In Part 1 of the series, A Holistic Approach to Fibromyalgia, I shared my journey from conventional medicine to arriving at a diagnosis of joint hypermobility and fibromyalgia. In Part 2 I talked about my ventures into researching natural therapies and holistic solutions to my symptoms. In this article I will get specific about the practices that I have found helpful in alleviating pain and fatigue. First, I want to examine a facet of this story that no doctor has ever mentioned to me.Post traumatic stress– A negative synergy
I lived with mysterious debilitating symptoms for 6 years until I realized that I had this condition. Like many people, I thought it was a condition reserved for war survivors. However, I have a history of abuse from about 10-20 years back, which set up my biology to react a certain way to stressors. When my fight-or-flight response triggers cortisol to flood my body, it results in tension and pain I have difficulty defusing. Particularly, a volatile situation, or even a somewhat benign situation that reminds me of abusive times may cause an exaggerated emotional response which will tax every part of my biology and leave me distraught and feeling ill for days.
It has taken a really long time to begin to understand the mechanisms of how my emotions affect my health. I am not sure if I will ever truly be 100% healed, but learning how to use tools to calm myself and think rationally when in the midst of a hormonal stress flood has helped immensely.
Exertion– another piece of the puzzle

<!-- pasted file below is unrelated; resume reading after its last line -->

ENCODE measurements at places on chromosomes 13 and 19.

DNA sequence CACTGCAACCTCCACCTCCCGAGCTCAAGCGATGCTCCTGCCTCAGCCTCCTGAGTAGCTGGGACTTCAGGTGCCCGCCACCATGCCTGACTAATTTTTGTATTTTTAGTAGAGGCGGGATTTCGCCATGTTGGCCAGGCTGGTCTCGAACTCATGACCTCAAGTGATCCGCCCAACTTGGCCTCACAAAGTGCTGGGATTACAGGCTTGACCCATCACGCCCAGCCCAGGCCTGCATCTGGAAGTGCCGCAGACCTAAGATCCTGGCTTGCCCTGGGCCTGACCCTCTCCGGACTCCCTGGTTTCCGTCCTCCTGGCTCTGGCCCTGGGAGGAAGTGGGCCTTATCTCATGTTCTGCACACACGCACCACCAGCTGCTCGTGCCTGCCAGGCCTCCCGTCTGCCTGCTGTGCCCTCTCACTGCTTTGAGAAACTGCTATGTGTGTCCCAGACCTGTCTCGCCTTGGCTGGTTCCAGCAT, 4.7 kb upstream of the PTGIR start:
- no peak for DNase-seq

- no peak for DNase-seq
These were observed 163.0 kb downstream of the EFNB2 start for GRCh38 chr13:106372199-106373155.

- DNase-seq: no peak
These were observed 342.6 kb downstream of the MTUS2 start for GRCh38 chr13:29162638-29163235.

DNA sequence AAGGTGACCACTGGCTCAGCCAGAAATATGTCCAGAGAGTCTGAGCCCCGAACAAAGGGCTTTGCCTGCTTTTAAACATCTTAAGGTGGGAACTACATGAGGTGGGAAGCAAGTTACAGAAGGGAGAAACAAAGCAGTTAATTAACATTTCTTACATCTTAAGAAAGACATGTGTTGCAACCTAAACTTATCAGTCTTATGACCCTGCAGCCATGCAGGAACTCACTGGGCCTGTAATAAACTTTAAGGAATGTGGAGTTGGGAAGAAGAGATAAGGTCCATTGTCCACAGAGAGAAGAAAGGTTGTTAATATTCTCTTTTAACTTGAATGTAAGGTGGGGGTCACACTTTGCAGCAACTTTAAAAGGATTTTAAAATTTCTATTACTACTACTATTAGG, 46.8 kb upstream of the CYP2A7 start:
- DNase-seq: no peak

Coming so far from laying in bed for days at a time 10 years ago, I believed my days of stress, pain and exhaustion were behind me, and everything was going along pretty smoothly with my healthy diet and supplement protocol until a culmination of stress and exertion resulted in a mojo-destroying avalanche that came crashing down on me.
Without a lot of warning, I was needed to help pack up a storage unit a few hundred miles away and haul a trailer through the mountains. The items ended up in my garage, which required a re-organization of my garage contents to decide what to keep, sell, donate or trash. I can be overconfident, and I overexerted myself.
Concurrent with this scenario were a couple of other fluke situations of family and social stress which triggered my anxiety response. A week and a half of exertion and utter lack of sleep provided the breeding ground for stress hormones to attack my body and mind. It was too late when I figured out what was going on, and I crashed physically mentally and emotionally. I was sick with stress. My work life and home life suffered in a big way as a result.
A wake-up call
It was a warning and I began to ask myself some questions– how can I minimize the effect of stress on my body? How can I stop getting sick with stress? Specifically, what holistic nutritional, supplementary and lifestyle protocols will keep my down-days to a minimum and give me the steady verve that I need?
What about the diet?
I had followed a clean-eating, whole foods diet for awhile, and began to learn about juicing and superfoods. Kale, hemp hearts and quinoa were finding their way to my plate. Green smoothies and fresh veggie juices were an exciting experiment. I learned about ‘healthy fats’, DHA and MCT’s.